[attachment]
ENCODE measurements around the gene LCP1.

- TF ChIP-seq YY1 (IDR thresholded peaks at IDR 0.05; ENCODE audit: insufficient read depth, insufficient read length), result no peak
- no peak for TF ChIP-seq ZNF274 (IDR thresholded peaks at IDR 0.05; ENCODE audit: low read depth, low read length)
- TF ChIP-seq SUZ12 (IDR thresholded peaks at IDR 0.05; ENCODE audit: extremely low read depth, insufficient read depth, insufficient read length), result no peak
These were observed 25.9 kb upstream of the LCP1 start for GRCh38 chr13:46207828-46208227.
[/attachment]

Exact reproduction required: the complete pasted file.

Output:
ENCODE measurements around the gene LCP1.

- TF ChIP-seq YY1 (IDR thresholded peaks at IDR 0.05; ENCODE audit: insufficient read depth, insufficient read length), result no peak
- no peak for TF ChIP-seq ZNF274 (IDR thresholded peaks at IDR 0.05; ENCODE audit: low read depth, low read length)
- TF ChIP-seq SUZ12 (IDR thresholded peaks at IDR 0.05; ENCODE audit: extremely low read depth, insufficient read depth, insufficient read length), result no peak
These were observed 25.9 kb upstream of the LCP1 start for GRCh38 chr13:46207828-46208227.